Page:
In a scenario ripe for a sci-fi plot, an alien-looking fetus is jolted awake only to find out it's been floating in a dark sac with a continuously pumping tube of blood as its only lifeline. Alarms go off, and the fetus' immune system sends out all its troops to fight off this foreign entity and escape.
This strange-sounding scenario may seem far-fetched, but it could be similar to what happens when a baby is born too soon. In many cases, doctors don't know exactly what triggers a mother's premature labor. But a new study suggests that, sometimes, it may happen because the baby's immune system essentially "rejects" the mother, like a person's body rejects a transplanted organ.
The findings go against the traditional view of the baby's immune system, which was thought to be too young, or immature, to cause such a problem.
"The dogma has always been that the fetus has a very immature immune system, and as a result, people haven't really considered its possible role in pregnancy complications," senior study author Dr. Tippi MacKenzie, an associate professor at the University of California, San Francisco (UCSF) Division of Pediatric Surgery, said in a statement. But the new study suggests that in some cases, "the fetal immune system 'awakens' prematurely and may trigger labor," MacKenzie said.
In particular, this may happen if a woman has a silent infection (meaning it doesn't cause symptoms), which then arouses the fetal immune system, the researchers said. [11 Surprising Facts About the Immune System]
The study is published today (April 25) in the journal Science Translational Medicine.
In the study, the researchers analyzed blood samples from 89 women with healthy (full-term) pregnancies, and 70 women who went into early labor due to "preterm premature rupture of membranes," or breakage of the amniotic sac before 37 weeks of pregnancy, a condition that's often linked to a silent infection in the amniotic sac. The researchers also analyzed samples of umbilical cord blood, which contain fetal cells, from all the women in the study.
The researchers found higher levels of two types of immune cells, called dendritic cells and effector T cells, in the cord-blood samples from preterm infants, compared with the full-term infants. These immune cells are involved in mounting a response against foreign invaders in the body, and the researchers found that, in the preterm infants, these immune cells were activated to attack the mother's cells.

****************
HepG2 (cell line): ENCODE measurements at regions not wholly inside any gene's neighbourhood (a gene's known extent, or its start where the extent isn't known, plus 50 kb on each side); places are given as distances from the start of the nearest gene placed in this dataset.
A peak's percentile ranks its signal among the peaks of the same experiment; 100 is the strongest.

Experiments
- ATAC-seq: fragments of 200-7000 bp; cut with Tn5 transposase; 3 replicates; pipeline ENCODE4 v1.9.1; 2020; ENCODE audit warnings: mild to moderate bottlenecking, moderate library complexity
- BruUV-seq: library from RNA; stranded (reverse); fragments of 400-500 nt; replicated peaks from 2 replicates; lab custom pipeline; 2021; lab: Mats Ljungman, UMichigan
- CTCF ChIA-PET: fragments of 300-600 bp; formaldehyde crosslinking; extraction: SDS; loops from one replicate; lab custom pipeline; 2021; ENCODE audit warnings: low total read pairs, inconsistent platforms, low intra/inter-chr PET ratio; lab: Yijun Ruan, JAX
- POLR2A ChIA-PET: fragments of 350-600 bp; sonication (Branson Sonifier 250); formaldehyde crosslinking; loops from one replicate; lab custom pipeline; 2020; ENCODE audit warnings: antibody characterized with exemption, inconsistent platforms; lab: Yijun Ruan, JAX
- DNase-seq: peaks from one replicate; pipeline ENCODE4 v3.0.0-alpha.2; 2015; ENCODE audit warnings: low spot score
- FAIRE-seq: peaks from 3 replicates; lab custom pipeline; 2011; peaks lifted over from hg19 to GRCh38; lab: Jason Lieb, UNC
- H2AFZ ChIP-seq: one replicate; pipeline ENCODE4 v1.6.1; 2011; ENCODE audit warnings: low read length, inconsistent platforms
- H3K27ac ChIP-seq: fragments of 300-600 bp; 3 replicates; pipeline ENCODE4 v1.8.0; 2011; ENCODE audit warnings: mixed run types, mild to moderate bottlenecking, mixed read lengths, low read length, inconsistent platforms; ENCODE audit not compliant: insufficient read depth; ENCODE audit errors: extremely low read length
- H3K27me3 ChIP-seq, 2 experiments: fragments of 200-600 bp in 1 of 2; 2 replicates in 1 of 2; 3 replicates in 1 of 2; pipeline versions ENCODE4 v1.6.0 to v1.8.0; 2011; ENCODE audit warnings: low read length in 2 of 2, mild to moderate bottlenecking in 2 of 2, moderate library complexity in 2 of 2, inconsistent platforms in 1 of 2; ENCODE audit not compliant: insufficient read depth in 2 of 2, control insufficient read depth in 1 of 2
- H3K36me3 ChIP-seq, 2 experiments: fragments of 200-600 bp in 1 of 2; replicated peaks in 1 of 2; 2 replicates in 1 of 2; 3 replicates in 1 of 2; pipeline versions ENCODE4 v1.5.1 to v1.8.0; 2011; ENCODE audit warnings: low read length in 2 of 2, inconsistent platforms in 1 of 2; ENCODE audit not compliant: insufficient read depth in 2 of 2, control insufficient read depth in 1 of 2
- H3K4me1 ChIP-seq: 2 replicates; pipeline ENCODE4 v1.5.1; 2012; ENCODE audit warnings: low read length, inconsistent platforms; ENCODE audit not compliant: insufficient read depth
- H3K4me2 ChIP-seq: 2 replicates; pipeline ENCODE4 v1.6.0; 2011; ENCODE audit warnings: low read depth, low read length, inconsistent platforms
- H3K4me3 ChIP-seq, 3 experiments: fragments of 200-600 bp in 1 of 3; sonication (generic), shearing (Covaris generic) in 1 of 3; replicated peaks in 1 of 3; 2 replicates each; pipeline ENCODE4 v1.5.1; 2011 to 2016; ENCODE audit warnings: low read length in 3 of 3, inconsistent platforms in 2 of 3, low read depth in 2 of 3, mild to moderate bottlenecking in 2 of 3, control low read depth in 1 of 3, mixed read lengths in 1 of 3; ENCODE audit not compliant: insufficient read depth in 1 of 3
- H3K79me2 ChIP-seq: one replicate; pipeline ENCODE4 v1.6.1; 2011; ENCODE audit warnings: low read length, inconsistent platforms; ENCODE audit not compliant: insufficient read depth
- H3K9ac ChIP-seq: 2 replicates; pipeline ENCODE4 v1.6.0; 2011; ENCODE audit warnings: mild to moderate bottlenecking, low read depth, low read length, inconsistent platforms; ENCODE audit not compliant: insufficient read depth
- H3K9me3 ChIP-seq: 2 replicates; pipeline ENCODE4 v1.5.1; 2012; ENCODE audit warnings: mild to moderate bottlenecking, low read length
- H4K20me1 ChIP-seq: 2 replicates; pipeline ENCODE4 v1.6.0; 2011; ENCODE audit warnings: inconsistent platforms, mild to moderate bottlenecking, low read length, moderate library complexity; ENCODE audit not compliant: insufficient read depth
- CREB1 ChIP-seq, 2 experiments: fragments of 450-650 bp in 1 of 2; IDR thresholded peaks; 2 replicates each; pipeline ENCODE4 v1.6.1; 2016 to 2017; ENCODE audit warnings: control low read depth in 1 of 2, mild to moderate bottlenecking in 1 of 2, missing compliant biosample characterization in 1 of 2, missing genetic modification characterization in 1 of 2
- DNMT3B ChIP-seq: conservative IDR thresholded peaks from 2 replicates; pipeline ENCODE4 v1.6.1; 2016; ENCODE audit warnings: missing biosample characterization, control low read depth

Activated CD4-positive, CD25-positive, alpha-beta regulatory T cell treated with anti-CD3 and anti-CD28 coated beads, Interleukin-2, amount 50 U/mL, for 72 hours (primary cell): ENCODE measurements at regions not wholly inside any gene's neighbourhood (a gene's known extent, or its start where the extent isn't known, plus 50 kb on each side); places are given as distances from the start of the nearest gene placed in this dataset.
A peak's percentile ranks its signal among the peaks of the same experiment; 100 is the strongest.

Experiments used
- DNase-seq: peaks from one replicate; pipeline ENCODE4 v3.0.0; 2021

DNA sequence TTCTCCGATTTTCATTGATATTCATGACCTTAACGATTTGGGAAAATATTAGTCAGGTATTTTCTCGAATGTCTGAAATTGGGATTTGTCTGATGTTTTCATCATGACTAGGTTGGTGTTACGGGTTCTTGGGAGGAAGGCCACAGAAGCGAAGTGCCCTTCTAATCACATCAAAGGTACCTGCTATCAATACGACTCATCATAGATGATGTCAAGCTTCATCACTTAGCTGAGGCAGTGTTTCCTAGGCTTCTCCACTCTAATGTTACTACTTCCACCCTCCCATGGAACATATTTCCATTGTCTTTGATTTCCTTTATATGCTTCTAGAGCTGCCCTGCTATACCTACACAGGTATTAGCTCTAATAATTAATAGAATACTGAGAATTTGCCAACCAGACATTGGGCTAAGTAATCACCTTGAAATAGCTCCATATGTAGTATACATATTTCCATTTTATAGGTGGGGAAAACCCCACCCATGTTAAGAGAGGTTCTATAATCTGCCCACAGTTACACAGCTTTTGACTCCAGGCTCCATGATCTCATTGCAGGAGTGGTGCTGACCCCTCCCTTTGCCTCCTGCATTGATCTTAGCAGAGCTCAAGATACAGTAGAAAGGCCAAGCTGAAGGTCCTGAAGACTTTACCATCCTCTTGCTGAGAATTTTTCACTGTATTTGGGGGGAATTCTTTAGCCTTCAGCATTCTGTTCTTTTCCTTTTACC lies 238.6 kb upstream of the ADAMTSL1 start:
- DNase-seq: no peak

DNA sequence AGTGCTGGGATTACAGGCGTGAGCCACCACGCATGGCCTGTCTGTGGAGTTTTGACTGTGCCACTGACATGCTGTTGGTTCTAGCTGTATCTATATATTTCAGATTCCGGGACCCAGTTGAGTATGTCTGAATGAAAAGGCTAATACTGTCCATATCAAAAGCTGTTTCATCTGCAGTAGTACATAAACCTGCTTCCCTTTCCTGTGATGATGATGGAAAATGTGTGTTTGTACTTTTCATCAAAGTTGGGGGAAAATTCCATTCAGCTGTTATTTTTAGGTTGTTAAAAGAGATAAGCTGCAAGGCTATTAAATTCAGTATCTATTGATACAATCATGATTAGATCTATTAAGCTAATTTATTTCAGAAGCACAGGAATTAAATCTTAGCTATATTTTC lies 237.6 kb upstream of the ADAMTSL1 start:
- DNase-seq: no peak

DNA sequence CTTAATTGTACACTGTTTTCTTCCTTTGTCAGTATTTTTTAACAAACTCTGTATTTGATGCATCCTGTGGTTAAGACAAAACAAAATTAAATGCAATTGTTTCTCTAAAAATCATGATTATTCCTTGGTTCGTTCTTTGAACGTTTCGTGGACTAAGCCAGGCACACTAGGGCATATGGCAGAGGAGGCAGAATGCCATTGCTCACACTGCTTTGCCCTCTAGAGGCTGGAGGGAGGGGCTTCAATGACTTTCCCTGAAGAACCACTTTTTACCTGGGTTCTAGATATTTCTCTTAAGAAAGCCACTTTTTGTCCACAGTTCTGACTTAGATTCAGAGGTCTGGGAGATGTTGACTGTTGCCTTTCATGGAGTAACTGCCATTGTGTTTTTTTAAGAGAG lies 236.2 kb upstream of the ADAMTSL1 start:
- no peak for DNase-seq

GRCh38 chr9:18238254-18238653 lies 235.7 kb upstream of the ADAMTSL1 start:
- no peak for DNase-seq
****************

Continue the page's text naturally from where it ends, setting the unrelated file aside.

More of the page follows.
In addition, the preterm infants had higher levels of inflammatory chemicals (produced by T cells) in their cord blood, compared with the full-term infants.
What's more, when the researchers exposed human uterine cells to these inflammatory chemicals in a lab dish, they found that the chemicals induced contractions in the uterine cells.
For the fetus, triggering early labor could be a strategy to exit a "hostile" environment when there's an infection, lead study author Michela Frascoli, a former postdoctoral researcher in MacKenzie's lab, now an adjunct assistant professor at the University of Massachusetts Medical School, said in the statement.
"If you're a fetus and your immune system is developing in a healthy environment, it's in your best interest to keep things quiet so that you can develop and be born at a normal time," Frascoli said. "But if you encounter trouble in the form of an infection or inflammation, then that can trigger your dendritic cells and T cells to wake up," leading to early labor, she said.
However, preterm birth is linked with a number of serious complications for infants, including death. The researchers are now attempting to find biomarkers in the mother's blood that can identify whether she is at risk for preterm labor due to the fetal immune response.
Original article on Live Science.
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Rachael is a Live Science contributor, and was a former channel editor and senior writer for Live Science between 2010 and 2022. She has a master's degree in journalism from New York University's Science, Health and Environmental Reporting Program. She also holds a B.S. in molecular biology and an M.S. in biology from the University of California, San Diego. Her work has appeared in Scienceline, The Washington Post and Scientific American.